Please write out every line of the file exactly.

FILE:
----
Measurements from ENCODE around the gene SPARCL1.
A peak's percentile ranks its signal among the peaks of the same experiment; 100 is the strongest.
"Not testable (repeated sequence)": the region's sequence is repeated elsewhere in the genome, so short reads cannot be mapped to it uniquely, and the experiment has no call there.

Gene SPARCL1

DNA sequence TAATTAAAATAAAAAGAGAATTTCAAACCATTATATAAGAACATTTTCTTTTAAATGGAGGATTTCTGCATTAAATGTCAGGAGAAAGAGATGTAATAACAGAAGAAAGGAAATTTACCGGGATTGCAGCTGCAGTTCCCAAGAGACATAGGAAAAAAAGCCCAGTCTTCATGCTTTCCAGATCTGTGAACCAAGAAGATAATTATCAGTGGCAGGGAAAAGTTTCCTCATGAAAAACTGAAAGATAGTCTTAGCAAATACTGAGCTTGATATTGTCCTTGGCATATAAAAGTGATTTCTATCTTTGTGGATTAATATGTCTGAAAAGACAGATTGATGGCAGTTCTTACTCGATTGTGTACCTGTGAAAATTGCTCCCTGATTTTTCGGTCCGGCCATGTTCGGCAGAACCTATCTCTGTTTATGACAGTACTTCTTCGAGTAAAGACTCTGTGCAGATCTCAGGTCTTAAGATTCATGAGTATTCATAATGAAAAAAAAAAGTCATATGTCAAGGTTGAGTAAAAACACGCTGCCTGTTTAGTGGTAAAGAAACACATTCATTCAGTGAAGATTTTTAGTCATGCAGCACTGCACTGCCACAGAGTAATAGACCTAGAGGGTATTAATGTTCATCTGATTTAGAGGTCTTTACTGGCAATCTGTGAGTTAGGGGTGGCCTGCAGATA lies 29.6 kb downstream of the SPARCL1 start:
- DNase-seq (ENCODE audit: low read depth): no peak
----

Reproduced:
Measurements from ENCODE around the gene SPARCL1.
A peak's percentile ranks its signal among the peaks of the same experiment; 100 is the strongest.
"Not testable (repeated sequence)": the region's sequence is repeated elsewhere in the genome, so short reads cannot be mapped to it uniquely, and the experiment has no call there.

Gene SPARCL1

DNA sequence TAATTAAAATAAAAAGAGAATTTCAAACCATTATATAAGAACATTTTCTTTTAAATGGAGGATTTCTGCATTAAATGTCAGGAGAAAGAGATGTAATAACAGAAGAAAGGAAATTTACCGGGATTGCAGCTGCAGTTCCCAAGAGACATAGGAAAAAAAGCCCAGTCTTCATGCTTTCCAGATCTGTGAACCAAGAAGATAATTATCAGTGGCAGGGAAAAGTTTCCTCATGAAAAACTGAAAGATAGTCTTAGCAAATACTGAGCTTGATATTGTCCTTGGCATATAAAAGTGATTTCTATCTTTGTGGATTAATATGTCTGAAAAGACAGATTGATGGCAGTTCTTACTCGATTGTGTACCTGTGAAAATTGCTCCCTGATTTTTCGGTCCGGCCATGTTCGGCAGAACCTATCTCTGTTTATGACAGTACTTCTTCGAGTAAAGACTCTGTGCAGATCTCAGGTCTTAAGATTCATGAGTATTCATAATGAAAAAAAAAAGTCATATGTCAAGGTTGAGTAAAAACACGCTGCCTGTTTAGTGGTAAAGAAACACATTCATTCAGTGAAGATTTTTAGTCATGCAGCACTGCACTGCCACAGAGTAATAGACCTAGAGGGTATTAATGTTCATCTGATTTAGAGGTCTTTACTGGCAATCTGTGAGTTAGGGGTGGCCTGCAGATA lies 29.6 kb downstream of the SPARCL1 start:
- DNase-seq (ENCODE audit: low read depth): no peak